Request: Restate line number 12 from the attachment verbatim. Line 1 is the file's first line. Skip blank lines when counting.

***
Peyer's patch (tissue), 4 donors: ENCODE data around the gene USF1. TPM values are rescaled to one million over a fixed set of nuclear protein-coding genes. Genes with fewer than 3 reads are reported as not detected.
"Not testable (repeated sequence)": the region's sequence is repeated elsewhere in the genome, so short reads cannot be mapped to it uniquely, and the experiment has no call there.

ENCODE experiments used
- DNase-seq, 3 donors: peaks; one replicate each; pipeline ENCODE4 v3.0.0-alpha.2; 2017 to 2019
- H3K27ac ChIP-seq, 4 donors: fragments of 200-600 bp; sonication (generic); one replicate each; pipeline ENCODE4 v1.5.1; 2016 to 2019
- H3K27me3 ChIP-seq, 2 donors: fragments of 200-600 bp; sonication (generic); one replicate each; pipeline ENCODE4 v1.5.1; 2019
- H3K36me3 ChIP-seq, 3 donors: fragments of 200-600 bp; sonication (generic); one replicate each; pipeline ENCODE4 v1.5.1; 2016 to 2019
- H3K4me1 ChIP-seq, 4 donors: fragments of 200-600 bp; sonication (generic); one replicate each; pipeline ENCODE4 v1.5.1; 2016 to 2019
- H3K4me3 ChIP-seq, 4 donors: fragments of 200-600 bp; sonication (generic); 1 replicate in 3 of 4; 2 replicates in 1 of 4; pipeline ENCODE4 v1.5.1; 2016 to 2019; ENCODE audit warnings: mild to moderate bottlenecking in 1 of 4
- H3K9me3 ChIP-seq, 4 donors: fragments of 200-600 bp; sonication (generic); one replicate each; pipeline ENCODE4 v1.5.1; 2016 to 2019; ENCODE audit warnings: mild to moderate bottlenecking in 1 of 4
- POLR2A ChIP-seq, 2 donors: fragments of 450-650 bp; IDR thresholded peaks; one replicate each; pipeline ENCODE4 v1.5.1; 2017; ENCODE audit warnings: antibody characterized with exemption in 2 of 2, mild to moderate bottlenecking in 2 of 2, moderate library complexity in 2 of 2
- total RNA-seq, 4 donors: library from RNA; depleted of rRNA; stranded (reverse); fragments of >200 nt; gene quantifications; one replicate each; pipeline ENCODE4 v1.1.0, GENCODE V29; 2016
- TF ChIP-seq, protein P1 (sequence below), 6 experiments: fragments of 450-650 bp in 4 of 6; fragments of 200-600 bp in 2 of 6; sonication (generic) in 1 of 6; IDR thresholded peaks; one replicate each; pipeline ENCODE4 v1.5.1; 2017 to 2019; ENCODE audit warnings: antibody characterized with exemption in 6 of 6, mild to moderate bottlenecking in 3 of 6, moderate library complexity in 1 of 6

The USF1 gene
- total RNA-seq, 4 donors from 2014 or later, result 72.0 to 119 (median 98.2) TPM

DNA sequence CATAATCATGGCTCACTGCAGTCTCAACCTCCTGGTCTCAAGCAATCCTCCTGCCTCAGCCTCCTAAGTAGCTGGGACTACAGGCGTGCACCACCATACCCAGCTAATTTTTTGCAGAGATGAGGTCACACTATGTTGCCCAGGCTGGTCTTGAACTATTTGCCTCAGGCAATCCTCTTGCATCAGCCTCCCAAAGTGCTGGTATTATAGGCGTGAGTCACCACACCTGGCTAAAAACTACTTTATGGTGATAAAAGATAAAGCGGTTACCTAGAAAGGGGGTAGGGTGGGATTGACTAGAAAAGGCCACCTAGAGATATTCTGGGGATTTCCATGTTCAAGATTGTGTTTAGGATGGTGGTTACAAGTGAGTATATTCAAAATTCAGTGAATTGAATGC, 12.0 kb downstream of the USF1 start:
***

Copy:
- total RNA-seq, 4 donors: library from RNA; depleted of rRNA; stranded (reverse); fragments of >200 nt; gene quantifications; one replicate each; pipeline ENCODE4 v1.1.0, GENCODE V29; 2016